# Training a Neural Network¶

In this example, we’ll be training a neural network using particle swarm optimization. For this we’ll be using the standard global-best PSO `pyswarms.single.GBestPSO`

for optimizing the network’s weights and biases. This aims to demonstrate how the API is capable of handling custom-defined functions.

For this example, we’ll try to classify the three iris species in the Iris Dataset.

```
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```

```
# Import modules
import numpy as np
import matplotlib.pyplot as plt
from sklearn.datasets import load_iris
# Import PySwarms
import pyswarms as ps
# Some more magic so that the notebook will reload external python modules;
# see http://stackoverflow.com/questions/1907993/autoreload-of-modules-in-ipython
%load_ext autoreload
%autoreload 2
```

First, we’ll load the dataset from `scikit-learn`

. The Iris Dataset contains 3 classes for each of the iris species (*iris setosa*, *iris virginica*, and *iris versicolor*). It has 50 samples per class with 150 samples in total, making it a very balanced dataset. Each sample is characterized by four features (or dimensions): sepal length, sepal width, petal length, petal width.

## Load the iris dataset¶

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```
data = load_iris()
```

```
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```
# Store the features as X and the labels as y
X = data.data
y = data.target
```

## Constructing a custom objective function¶

Recall that neural networks can simply be seen as a mapping function from one space to another. For now, we’ll build a simple neural network with the following characteristics: * Input layer size: 4 * Hidden layer size: 20 (activation: \(\tanh(x)\)) * Output layer size: 3 (activation: \(softmax(x)\))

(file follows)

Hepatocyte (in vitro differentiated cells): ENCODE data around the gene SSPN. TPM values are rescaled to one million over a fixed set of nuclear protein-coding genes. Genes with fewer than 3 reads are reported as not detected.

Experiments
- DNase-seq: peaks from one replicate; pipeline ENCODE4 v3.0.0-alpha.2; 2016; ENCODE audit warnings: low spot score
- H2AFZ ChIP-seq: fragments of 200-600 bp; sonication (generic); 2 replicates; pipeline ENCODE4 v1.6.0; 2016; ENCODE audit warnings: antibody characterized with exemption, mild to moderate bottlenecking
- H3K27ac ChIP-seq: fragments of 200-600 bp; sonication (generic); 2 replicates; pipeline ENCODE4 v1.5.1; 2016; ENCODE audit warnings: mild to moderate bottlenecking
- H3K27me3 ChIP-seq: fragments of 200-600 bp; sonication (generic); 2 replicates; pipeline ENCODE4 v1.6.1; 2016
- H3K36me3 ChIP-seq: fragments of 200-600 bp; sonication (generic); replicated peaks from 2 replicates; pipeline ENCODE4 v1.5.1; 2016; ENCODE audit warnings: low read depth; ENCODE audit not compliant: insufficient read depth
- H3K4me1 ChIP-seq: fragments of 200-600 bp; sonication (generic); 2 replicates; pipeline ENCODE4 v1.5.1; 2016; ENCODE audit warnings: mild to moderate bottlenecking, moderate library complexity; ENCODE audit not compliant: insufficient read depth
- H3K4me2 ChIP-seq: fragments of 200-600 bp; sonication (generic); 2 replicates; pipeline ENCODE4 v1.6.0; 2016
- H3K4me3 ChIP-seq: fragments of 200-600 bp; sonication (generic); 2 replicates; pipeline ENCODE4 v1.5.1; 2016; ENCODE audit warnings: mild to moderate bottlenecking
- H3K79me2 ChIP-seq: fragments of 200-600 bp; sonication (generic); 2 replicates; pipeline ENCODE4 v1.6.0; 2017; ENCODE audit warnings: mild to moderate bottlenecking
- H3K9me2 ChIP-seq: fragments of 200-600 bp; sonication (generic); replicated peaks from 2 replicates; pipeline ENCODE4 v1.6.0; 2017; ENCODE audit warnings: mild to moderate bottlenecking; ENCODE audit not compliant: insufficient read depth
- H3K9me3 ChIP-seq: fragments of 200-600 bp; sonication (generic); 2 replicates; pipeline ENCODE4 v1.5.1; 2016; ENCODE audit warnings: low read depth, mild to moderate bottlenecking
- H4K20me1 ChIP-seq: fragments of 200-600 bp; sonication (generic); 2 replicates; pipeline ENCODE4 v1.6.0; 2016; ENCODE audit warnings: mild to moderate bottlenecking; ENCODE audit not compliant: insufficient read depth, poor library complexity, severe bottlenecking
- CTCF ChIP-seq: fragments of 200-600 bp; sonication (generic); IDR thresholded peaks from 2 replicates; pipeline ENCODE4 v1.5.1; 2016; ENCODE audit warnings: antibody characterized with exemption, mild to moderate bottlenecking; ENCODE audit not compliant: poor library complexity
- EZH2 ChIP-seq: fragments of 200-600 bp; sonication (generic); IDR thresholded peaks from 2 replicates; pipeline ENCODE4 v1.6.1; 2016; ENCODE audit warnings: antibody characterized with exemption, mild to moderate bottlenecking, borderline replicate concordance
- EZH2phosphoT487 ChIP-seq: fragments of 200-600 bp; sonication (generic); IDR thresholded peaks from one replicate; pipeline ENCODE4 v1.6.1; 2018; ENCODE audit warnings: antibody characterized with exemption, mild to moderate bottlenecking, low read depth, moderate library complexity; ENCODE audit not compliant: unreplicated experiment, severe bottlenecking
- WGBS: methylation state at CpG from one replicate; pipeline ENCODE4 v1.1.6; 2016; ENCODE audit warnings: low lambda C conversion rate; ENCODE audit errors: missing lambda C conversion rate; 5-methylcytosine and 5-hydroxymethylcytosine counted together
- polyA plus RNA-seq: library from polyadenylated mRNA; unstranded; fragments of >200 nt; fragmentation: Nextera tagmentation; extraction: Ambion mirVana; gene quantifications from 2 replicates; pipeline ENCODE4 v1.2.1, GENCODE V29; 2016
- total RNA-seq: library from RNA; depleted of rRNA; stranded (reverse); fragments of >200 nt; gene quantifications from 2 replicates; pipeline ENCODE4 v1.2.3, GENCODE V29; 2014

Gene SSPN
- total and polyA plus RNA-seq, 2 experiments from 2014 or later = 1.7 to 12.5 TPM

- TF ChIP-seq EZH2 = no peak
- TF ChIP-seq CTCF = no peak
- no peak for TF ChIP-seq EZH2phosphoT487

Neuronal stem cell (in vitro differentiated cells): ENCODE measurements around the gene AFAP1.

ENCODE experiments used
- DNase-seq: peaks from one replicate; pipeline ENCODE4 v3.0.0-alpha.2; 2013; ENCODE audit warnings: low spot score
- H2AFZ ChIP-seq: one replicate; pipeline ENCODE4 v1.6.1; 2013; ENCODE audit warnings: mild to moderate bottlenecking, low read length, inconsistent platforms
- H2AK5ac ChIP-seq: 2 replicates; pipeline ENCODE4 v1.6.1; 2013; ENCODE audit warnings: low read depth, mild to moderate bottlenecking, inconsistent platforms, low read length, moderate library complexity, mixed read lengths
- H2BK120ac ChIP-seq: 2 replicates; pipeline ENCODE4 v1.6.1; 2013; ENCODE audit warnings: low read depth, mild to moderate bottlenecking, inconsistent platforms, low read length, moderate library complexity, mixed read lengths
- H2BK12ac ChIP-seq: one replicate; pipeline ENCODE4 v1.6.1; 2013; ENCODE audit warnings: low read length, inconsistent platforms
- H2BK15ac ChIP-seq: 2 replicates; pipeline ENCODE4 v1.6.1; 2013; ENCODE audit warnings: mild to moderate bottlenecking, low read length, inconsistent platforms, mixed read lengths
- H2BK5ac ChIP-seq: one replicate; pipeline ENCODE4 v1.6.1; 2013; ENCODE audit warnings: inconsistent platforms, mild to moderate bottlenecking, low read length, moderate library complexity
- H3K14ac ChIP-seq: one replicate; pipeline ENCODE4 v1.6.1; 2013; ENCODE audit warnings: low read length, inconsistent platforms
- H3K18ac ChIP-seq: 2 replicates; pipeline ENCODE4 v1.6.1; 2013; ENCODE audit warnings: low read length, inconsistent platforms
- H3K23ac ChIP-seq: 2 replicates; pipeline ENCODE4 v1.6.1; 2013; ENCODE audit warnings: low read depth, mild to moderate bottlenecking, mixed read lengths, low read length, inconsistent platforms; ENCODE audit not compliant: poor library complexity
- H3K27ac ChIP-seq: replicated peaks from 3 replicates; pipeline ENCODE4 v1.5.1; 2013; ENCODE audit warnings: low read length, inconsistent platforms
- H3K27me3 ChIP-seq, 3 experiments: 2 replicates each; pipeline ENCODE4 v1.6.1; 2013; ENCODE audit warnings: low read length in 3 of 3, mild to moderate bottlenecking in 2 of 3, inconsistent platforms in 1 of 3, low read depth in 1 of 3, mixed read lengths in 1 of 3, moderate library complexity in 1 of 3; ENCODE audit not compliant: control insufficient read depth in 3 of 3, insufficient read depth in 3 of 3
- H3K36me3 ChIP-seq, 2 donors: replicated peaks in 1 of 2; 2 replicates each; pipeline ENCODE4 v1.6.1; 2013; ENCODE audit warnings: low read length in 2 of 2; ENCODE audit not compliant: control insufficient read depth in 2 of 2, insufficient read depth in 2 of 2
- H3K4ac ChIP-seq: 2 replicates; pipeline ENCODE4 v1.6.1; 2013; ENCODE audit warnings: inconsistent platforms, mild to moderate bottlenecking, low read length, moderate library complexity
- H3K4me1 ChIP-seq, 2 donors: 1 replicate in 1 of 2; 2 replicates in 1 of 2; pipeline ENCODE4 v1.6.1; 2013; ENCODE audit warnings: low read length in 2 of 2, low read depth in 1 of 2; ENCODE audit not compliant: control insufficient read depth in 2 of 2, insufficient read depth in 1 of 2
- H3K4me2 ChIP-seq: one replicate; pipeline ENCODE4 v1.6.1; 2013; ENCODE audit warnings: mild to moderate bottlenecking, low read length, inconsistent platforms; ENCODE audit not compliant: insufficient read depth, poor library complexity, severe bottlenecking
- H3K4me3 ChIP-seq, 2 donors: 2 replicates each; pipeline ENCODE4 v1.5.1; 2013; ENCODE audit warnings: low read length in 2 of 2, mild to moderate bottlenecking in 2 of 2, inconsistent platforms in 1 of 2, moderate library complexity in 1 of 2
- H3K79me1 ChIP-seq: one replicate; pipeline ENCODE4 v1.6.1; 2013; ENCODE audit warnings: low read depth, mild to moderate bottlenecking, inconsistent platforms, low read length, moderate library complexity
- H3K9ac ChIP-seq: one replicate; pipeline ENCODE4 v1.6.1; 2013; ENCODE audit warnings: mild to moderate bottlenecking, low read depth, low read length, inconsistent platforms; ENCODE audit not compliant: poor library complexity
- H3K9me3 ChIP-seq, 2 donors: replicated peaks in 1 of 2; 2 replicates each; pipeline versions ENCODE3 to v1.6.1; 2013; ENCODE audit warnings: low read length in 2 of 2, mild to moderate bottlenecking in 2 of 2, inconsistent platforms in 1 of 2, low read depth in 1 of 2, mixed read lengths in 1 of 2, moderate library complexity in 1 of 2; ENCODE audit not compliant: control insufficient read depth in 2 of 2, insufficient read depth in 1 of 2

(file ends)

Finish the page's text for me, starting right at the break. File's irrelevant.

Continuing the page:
Things we’ll do: 1. Create a `forward_prop`

method that will do forward propagation for one particle. 2. Create an overhead objective function `f()`

that will compute `forward_prop()`

for the whole swarm.

What we’ll be doing then is to create a swarm with a number of dimensions equal to the weights and biases. We will **unroll** these parameters into an n-dimensional array, and have each particle take on different values. Thus, each particle represents a candidate neural network with its own weights and bias. When feeding back to the network, we will reconstruct the learned weights and biases.

When rolling-back the parameters into weights and biases, it is useful to recall the shape and bias matrices: * Shape of input-to-hidden weight matrix: (4, 20) * Shape of input-to-hidden bias array: (20, ) * Shape of hidden-to-output weight matrix: (20, 3) * Shape of hidden-to-output bias array: (3, )

By unrolling them together, we have \((4 * 20) + (20 * 3) + 20 + 3 = 163\) parameters, or 163 dimensions for each particle in the swarm.

The negative log-likelihood will be used to compute for the error between the ground-truth values and the predictions. Also, because PSO doesn’t rely on the gradients, we’ll not be performing backpropagation (this may be a good thing or bad thing under some circumstances).

Now, let’s write the forward propagation procedure as our objective function. Let \(X\) be the input, \(z_l\) the pre-activation at layer \(l\), and \(a_l\) the activation for layer \(l\):

## Neural network architecture¶

```
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```

```
n_inputs = 4
n_hidden = 20
n_classes = 3
num_samples = 150
```

```
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```

```
def logits_function(p):
""" Calculate roll-back the weights and biases
Inputs
------
p: np.ndarray
The dimensions should include an unrolled version of the